CRAWFORD — The departure of longtime friend and political strategist Karl Rove leaves President Bush without a crucial bridge to conservative forces as he confronts his final 16 months in office with a restive Congress and his place in history still to be written.
Rove, the White House deputy chief of staff and senior adviser to the president, surprised many in Washington on Monday with the announcement that he will leave the White House at the end of August.
One of Rove's many key backstage roles has been the courting, nursing and mollifying of conservative voter blocs and right-wing leaders on social issues such as stem cell research and gay marriage — as well as defining White House actions such as U.S. Supreme Court nominations.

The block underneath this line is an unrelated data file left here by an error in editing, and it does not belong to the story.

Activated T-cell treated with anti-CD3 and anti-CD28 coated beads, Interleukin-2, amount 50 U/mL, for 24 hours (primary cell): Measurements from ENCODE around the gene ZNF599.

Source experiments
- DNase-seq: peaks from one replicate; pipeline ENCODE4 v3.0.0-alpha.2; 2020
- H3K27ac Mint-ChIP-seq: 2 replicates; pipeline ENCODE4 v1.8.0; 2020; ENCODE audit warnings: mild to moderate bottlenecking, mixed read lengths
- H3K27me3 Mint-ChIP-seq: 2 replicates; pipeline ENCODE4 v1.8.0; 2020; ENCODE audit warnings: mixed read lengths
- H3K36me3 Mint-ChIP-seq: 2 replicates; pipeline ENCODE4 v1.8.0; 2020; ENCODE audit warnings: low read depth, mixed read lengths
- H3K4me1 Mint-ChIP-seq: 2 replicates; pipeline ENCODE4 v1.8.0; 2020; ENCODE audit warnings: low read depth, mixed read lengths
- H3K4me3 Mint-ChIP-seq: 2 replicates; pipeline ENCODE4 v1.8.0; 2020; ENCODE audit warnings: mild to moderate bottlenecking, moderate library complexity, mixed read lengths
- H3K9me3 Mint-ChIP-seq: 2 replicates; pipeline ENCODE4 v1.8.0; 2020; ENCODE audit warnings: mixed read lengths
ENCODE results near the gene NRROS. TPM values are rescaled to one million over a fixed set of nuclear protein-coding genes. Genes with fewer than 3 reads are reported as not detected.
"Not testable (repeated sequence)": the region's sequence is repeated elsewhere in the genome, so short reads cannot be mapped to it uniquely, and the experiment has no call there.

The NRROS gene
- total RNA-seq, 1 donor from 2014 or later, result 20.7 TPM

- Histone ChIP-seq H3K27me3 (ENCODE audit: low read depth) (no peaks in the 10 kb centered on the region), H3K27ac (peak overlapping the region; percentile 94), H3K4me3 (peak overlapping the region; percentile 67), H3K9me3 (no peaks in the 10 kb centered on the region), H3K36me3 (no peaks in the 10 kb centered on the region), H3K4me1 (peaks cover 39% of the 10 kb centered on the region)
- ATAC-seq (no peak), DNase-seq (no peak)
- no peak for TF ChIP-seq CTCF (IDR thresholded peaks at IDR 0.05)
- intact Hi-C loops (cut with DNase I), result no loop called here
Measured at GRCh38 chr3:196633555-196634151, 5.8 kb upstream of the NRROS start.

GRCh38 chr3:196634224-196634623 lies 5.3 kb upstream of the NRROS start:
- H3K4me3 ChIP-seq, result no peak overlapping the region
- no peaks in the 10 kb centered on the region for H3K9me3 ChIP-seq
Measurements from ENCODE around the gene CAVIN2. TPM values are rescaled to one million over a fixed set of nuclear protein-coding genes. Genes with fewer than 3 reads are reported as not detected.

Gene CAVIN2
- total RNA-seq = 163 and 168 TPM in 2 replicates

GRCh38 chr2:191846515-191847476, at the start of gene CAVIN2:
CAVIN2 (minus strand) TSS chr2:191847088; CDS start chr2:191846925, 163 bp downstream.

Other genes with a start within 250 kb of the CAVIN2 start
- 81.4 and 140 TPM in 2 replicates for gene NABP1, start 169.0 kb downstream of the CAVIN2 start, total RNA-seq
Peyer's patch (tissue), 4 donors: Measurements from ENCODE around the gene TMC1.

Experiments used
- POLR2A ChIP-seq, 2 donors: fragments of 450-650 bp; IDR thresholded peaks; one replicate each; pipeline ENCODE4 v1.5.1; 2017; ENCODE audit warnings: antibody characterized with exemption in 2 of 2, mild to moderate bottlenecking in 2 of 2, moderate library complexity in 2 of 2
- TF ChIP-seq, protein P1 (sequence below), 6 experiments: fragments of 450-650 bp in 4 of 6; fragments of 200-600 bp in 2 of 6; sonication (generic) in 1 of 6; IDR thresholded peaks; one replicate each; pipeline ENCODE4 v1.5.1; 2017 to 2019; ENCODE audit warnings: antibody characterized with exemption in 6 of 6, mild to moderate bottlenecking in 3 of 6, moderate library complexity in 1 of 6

Bush is not expected to fill Rove's position. Instead, his duties are likely to be shifted to two other deputy chiefs of staff, Joel Kaplan and Joe Hagin, along with Chief of Staff Josh Bolten and counselor Ed Gillespie.